Hidden among my dad’s not-totally-legal collection of HBO movies recorded on VHS tapes, I discovered as a young teen the R-rated and quite inappropriate spiritual successor to Animal House, Revenge of the Nerds. Though I had been previously exposed to the nerd and jock tropes in television shows such as Family Matters and The Fresh Prince of Bel-Air, they did not register for me as an antithetical binary until I watched the 1980’s film with its archetype brandishing.
Peter Parker acquiring his powers as Spider-Man is the quintessential nerd power fantasy. Here, Peter puts the school jock, Eugene “Flash” Thompson on notice. Tropes converge and make motif!
My obliviousness to the existence of the jock and nerd as polarities could have been attributed to the fact that I am “both.” As far as I can remember during elementary school, I was oftentimes the first person picked on teams during PE. No one could beat me in a sprint, and few were stronger. (Dodgeball was my game of choice, and imprinting contusions upon lethargic and stationary “players” was a vice I took pleasure in with the Grinch’s smile.) By middle school, I had lost the genetic lottery in terms of height, but I remained one of Alabama’s top athletes in track & field by running the 110m hurdles—practicing with only two hurdles on worn asphalt with the loose pebbles in my first two years, and with four hurdles in my final two years when the coach raised money to buy new ones because of my potential (and I never fell once)—and running a 4.46 40-yard dash. I dreamed of playing for the Florida State Seminoles like Warrick Dunn, or the San Francisco 49ers like Ricky Waters (I even adopted his number, “32”).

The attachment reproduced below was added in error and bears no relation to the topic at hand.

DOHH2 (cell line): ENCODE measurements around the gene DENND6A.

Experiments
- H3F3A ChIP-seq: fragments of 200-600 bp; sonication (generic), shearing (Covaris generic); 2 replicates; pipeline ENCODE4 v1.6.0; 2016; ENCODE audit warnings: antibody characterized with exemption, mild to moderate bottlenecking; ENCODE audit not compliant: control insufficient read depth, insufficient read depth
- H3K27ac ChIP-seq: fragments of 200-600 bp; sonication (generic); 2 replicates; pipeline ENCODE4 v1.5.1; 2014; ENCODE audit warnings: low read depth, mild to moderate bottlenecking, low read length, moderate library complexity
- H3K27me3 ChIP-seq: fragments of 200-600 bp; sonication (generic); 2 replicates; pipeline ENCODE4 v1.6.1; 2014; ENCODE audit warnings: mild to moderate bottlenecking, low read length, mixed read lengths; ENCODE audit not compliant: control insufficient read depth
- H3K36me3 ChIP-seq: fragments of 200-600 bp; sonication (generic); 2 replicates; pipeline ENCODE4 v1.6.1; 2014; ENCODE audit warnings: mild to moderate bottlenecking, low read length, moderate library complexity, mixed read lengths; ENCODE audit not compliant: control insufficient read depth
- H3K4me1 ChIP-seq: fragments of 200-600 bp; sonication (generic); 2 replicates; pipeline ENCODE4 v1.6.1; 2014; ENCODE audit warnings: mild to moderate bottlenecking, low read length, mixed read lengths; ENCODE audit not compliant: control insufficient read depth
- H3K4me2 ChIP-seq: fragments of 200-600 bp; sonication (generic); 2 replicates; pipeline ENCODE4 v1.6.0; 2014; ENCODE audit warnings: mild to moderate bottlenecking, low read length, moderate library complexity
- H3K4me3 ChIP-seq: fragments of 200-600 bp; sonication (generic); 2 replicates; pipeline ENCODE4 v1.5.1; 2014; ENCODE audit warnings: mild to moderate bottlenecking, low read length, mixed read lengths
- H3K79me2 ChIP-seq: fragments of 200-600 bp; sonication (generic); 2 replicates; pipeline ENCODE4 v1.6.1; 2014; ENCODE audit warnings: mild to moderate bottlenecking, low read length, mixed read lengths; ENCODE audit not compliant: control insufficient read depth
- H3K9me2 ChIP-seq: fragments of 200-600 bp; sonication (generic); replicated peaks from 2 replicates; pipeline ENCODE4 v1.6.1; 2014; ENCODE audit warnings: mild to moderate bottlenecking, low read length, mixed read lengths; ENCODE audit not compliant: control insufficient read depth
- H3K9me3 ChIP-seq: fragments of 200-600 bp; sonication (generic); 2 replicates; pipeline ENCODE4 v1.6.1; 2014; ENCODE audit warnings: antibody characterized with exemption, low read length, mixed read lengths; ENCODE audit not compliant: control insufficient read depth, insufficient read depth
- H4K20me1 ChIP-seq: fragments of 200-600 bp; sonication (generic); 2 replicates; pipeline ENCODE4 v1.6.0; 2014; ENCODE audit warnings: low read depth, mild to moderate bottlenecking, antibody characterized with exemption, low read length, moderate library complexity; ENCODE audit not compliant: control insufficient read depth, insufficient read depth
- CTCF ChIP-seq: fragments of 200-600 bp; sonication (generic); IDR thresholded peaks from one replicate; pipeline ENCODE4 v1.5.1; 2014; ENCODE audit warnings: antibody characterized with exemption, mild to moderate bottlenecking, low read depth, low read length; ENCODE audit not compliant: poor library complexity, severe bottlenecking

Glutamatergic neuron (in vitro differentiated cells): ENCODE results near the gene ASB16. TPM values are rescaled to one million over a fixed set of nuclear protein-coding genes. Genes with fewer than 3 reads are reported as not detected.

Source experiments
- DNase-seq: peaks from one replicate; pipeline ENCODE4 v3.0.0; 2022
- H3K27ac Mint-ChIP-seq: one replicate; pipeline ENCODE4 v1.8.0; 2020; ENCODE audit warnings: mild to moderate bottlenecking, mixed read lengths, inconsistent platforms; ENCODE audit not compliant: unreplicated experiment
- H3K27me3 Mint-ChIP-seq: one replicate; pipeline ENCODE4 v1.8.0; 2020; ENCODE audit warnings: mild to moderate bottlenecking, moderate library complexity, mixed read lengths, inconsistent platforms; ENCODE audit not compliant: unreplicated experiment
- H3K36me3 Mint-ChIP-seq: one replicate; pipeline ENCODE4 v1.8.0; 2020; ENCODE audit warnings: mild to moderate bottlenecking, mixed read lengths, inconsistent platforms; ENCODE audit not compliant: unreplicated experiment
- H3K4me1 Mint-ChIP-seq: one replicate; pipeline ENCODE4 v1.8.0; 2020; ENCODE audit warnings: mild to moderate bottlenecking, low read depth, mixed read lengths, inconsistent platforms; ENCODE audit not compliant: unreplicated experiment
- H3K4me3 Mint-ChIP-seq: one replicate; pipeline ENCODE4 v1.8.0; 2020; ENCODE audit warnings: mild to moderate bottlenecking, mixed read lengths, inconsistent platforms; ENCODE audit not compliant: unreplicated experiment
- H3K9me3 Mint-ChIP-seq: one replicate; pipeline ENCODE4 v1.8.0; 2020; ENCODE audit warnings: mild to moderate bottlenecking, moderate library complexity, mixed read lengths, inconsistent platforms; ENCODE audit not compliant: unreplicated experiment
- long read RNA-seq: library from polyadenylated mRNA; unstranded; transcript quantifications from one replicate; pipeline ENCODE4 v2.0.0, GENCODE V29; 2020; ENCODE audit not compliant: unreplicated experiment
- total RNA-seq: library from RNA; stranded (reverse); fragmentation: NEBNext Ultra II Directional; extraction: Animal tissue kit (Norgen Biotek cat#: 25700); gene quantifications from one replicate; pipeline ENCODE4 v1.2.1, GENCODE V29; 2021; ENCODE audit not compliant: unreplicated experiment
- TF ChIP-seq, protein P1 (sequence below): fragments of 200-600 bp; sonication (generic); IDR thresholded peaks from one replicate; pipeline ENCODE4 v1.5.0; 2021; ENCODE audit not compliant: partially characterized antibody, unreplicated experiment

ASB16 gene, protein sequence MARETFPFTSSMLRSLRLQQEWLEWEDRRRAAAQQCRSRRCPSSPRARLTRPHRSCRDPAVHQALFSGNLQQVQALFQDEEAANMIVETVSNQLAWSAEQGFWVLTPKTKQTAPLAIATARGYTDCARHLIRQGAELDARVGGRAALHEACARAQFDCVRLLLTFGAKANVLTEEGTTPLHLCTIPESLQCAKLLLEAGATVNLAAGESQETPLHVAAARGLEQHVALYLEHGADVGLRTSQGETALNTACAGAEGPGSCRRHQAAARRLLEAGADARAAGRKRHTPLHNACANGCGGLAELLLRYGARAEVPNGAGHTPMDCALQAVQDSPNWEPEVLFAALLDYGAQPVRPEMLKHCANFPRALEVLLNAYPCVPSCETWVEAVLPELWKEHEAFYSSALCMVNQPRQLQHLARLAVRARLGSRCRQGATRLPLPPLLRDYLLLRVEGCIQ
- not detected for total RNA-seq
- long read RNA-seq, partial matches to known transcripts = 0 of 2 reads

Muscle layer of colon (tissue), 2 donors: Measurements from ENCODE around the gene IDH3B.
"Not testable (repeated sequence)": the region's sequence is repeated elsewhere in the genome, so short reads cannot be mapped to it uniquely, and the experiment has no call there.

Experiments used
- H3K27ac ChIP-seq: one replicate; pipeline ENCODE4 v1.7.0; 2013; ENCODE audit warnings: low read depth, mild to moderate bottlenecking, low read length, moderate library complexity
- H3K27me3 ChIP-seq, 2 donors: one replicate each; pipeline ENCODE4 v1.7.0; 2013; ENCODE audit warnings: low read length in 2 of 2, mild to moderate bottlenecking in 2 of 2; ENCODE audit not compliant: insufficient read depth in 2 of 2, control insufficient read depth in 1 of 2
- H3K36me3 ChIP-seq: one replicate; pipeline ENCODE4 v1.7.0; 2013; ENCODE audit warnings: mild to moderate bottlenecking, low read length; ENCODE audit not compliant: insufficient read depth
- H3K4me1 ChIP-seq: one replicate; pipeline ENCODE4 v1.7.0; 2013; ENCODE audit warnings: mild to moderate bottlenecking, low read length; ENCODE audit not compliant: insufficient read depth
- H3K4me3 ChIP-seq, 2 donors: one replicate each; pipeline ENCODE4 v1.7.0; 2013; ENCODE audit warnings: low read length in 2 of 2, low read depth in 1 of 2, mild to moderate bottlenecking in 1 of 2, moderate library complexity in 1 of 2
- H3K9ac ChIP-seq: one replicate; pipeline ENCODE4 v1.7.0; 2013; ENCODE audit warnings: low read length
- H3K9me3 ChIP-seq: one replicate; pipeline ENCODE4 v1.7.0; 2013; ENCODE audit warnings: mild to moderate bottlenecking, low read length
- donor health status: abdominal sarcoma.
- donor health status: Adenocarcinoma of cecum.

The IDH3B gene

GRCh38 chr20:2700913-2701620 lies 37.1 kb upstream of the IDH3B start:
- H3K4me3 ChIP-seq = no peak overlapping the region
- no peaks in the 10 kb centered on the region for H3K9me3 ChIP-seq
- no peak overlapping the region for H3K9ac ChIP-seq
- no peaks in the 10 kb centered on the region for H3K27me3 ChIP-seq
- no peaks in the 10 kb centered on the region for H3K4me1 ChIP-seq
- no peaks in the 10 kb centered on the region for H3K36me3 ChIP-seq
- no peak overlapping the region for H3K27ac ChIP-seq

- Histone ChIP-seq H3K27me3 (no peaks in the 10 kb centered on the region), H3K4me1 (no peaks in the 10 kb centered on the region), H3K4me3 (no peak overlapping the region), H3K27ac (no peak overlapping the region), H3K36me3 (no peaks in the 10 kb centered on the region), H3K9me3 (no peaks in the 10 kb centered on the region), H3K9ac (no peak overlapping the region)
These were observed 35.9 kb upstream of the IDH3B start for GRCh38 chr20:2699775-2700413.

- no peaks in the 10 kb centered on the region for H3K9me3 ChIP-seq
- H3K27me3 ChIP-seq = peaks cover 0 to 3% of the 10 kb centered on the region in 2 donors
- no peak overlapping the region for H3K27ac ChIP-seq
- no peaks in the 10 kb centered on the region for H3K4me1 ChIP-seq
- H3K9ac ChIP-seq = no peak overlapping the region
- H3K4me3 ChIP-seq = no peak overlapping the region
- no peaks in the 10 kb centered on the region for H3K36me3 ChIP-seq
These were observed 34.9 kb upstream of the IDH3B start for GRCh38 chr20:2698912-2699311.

Before the digital age, there were variations of videocassette. Treat this like archival footage from 1930.
I would have played trumpet in the marching band, but very few individuals are given the opportunity play an instrument and football. Thus, I had to wait until the spring to play in what is called the concert band (unfortunately, only the marching band played at Mardi Gras or the Macy’s Day Parade). I was no Jack-of-all-trades, master of none there, either. I once achieved first chair and played in an honor band in which only the best in the county could participate after passing the sight-reading tryout. I would have joined the chess club, but they met during track practice. I am not about to dig through my archives to find my GPA, but it was good enough to earn a Presidential Scholarship at Tuskegee University, my alma mater.
In an act of self-defense, what was once under the umbrella of “nerd culture” has developed over the years distinguishing characteristics so that it could be looked upon as “cool” like the jock, resulting in solidarity in some ways and further alienation in others. Why do we have to choose?
Some might argue that there is a difference between between “nerd” and “geek”; to that I say nay, as they are interchangeable synonyms, and the gesture of separating them maligns those who “geek out” about “nerdy” things like AUTOCAD and UNIGRAPHICS, poetry and books—all of which I am vested (from least to greatest)…talking about rhyme and meter, (meta)(non)fiction that is not necessarily high-fantasy or sci-fi, either: Milton,Twain, Hughes, Faulkner, Giovanni, Orwell, and so on—not just Tolkien, Rowling, (Alan) Moore, and (Frank) Miller.
What I think of when someone says “crossover.” That “rapid…change in direction” is what happens when I play some StarCraft II after watching an NBA Playoff game.